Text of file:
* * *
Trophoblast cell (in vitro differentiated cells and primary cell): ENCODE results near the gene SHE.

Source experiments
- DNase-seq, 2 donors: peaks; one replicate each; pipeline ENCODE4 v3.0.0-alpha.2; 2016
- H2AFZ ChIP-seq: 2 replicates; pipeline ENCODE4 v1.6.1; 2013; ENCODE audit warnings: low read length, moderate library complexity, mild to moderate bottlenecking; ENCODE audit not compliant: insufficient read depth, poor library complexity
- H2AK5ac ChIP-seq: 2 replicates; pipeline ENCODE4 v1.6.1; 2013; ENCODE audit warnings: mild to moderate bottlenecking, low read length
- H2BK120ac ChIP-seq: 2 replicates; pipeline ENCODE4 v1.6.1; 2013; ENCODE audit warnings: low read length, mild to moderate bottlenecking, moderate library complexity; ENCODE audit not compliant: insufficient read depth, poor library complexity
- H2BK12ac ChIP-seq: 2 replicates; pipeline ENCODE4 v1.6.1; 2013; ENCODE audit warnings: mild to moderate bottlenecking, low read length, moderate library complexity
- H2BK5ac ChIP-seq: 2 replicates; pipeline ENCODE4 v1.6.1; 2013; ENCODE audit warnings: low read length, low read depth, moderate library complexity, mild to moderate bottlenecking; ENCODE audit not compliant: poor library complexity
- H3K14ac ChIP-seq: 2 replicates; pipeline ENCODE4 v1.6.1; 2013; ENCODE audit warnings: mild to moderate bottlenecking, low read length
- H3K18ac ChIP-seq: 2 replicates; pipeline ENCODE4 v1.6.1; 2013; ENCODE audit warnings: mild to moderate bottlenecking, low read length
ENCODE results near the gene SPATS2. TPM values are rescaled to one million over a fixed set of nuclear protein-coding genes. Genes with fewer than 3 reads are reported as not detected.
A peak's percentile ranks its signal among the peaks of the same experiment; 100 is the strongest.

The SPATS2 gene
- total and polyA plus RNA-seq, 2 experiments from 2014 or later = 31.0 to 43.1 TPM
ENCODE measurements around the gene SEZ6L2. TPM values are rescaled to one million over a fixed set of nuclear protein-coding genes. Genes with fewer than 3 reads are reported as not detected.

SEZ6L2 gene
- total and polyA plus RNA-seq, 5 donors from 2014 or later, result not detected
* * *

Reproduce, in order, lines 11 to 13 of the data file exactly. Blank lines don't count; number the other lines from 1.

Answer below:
ENCODE results near the gene SPATS2. TPM values are rescaled to one million over a fixed set of nuclear protein-coding genes. Genes with fewer than 3 reads are reported as not detected.
A peak's percentile ranks its signal among the peaks of the same experiment; 100 is the strongest.

The SPATS2 gene